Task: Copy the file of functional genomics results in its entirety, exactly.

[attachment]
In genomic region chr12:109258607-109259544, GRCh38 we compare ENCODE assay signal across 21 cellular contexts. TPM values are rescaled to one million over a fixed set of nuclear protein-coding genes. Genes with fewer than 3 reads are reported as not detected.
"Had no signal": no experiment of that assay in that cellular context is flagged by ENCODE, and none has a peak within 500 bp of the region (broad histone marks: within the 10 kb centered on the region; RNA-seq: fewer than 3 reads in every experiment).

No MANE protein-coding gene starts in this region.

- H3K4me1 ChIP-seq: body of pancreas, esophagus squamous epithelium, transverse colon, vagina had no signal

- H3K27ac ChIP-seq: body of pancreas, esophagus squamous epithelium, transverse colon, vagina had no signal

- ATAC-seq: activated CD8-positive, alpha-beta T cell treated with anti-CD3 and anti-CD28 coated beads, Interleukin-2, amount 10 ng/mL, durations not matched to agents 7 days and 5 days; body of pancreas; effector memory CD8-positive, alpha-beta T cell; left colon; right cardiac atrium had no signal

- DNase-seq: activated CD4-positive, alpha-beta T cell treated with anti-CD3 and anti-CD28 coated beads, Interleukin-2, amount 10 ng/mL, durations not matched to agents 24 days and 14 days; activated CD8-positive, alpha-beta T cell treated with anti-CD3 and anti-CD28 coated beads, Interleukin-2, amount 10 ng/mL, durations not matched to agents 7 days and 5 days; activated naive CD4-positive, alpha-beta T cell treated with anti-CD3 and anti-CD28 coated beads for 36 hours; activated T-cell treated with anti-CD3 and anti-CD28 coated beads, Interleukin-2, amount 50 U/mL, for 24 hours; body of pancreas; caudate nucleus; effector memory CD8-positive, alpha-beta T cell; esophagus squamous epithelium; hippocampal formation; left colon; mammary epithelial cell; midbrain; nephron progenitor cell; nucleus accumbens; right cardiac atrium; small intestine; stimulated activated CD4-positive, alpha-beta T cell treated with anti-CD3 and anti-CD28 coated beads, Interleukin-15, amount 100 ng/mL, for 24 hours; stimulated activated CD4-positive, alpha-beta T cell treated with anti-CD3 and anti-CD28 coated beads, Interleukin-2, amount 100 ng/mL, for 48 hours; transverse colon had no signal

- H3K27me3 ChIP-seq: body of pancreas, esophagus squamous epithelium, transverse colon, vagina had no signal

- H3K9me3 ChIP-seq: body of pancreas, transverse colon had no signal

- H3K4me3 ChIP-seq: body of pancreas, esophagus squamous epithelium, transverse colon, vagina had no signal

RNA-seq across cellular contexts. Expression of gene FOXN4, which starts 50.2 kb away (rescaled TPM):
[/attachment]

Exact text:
In genomic region chr12:109258607-109259544, GRCh38 we compare ENCODE assay signal across 21 cellular contexts. TPM values are rescaled to one million over a fixed set of nuclear protein-coding genes. Genes with fewer than 3 reads are reported as not detected.
"Had no signal": no experiment of that assay in that cellular context is flagged by ENCODE, and none has a peak within 500 bp of the region (broad histone marks: within the 10 kb centered on the region; RNA-seq: fewer than 3 reads in every experiment).

No MANE protein-coding gene starts in this region.

- H3K4me1 ChIP-seq: body of pancreas, esophagus squamous epithelium, transverse colon, vagina had no signal

- H3K27ac ChIP-seq: body of pancreas, esophagus squamous epithelium, transverse colon, vagina had no signal

- ATAC-seq: activated CD8-positive, alpha-beta T cell treated with anti-CD3 and anti-CD28 coated beads, Interleukin-2, amount 10 ng/mL, durations not matched to agents 7 days and 5 days; body of pancreas; effector memory CD8-positive, alpha-beta T cell; left colon; right cardiac atrium had no signal

- DNase-seq: activated CD4-positive, alpha-beta T cell treated with anti-CD3 and anti-CD28 coated beads, Interleukin-2, amount 10 ng/mL, durations not matched to agents 24 days and 14 days; activated CD8-positive, alpha-beta T cell treated with anti-CD3 and anti-CD28 coated beads, Interleukin-2, amount 10 ng/mL, durations not matched to agents 7 days and 5 days; activated naive CD4-positive, alpha-beta T cell treated with anti-CD3 and anti-CD28 coated beads for 36 hours; activated T-cell treated with anti-CD3 and anti-CD28 coated beads, Interleukin-2, amount 50 U/mL, for 24 hours; body of pancreas; caudate nucleus; effector memory CD8-positive, alpha-beta T cell; esophagus squamous epithelium; hippocampal formation; left colon; mammary epithelial cell; midbrain; nephron progenitor cell; nucleus accumbens; right cardiac atrium; small intestine; stimulated activated CD4-positive, alpha-beta T cell treated with anti-CD3 and anti-CD28 coated beads, Interleukin-15, amount 100 ng/mL, for 24 hours; stimulated activated CD4-positive, alpha-beta T cell treated with anti-CD3 and anti-CD28 coated beads, Interleukin-2, amount 100 ng/mL, for 48 hours; transverse colon had no signal

- H3K27me3 ChIP-seq: body of pancreas, esophagus squamous epithelium, transverse colon, vagina had no signal

- H3K9me3 ChIP-seq: body of pancreas, transverse colon had no signal

- H3K4me3 ChIP-seq: body of pancreas, esophagus squamous epithelium, transverse colon, vagina had no signal

RNA-seq across cellular contexts. Expression of gene FOXN4, which starts 50.2 kb away (rescaled TPM):